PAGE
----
Though I believe the PL-680 does a marginally better job than the PL-660 of handling the choppy conditions of nighttime MW DX, the PL-660 still pulled voices and music out of the static and made them noticeably more intelligible.

The survey result swung very hard in favor of the PL-660, which has long been one of the more notable medium-wave performers among shortwave portables.

I provided a total of four sample broadcast recordings for comparison. Below, I have embedded one of them–a recording of 940 AM in Macon, Georgia, for your reference.

PL-680 – 940 AM

PL-660 – 940 AM

You can listen to all four recordings in the original survey (again, note that Radio A is the PL-680, B is the PL-660).

Survey results were definitive, with a total of 116 responses:

MW-Shootout-Results

 

In all but the strong station sample (750 AM – WBS Atlanta), the PL-660 was preferred by a wide margin.

Summary

Invariably, all radios have strengths and weaknesses; here is a list of my notes from the moment I put the Tecsun PL-680 on the air:

Pros: 

  • Excellent sensitivity and selectivity on the shortwave bands
  • Improved weak signal stability over the PL-660
  • Stable sync lock
  • Proven PL-600 form factor with good overall ergonomics
  • Great internal speaker–an improvement over the PL-660 (but not as good as the PL-880 or Sangean ATS-909X)
  • Other than medium-wave performance (see con), a worthy replacement for the PL-660
  • Excellent audio from the PL-680 internal speaker (improved over the PL-660, but not matching the fidelity of the PL-880)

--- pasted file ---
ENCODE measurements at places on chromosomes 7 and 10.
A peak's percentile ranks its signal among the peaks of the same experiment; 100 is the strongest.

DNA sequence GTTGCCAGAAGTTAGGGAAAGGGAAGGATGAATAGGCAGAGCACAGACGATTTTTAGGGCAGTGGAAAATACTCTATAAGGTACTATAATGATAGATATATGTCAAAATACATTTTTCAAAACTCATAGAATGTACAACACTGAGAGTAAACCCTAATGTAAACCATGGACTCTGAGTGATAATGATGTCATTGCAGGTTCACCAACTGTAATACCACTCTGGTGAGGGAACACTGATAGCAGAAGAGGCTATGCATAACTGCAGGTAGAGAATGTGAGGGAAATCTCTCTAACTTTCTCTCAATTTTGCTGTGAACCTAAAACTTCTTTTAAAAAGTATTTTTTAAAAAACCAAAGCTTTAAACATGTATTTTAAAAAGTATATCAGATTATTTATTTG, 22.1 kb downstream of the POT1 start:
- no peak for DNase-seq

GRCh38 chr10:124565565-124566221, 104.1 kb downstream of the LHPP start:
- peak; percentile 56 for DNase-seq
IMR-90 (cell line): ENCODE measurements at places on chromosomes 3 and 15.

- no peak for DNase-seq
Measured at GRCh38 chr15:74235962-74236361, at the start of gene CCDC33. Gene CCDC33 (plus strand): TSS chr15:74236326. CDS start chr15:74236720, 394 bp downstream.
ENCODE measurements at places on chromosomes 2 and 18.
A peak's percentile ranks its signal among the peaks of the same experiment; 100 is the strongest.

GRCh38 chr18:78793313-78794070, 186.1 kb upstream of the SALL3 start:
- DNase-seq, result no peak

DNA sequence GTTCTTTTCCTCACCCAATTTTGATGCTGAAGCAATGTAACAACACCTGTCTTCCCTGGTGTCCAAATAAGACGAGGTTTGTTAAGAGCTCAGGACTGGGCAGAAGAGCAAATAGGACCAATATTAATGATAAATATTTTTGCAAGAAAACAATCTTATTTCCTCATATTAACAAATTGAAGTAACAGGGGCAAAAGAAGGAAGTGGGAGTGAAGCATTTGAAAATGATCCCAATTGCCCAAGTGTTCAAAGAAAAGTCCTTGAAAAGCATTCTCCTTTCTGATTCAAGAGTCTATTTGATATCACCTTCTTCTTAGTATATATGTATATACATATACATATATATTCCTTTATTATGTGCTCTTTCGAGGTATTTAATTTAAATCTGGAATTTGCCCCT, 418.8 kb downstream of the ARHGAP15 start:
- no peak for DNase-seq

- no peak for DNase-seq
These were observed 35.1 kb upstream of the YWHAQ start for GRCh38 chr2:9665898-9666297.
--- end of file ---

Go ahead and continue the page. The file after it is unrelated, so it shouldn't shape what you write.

Cons:

  • Medium-wave performance for is a step backwards from the PL-680’s predecessor, the PL-660. Okay on strong and moderate-signal reception, somewhat poor for weak signals
  • Marginal noise floor increase on the shortwave bands
  • Like the PL-660, lacks a line-out jack (Please note this, Tecsun!)
  • SSB frequency display on my unit is + 1 kHz, slight BFO adjustment is needed (details in this update)

Conclusion

Tecsun-PL-680-MWIf you’re a shortwave radio listener, you’ll be pleased with the Tecsun PL-680. In all of my comparison tests between the Tecun PL-660 and Tecsun PL-680, the PL-680 tends to edge out the PL-660, performance-wise. This coincides with the user surveys, too.

If you’re a medium-wave DXer, you might skip over the PL-680. That is, unless Tecsun makes a good iterative design improvement. If you’re a casual medium-wave listener, on the other hand, you’ll probably be pleased with the PL-680.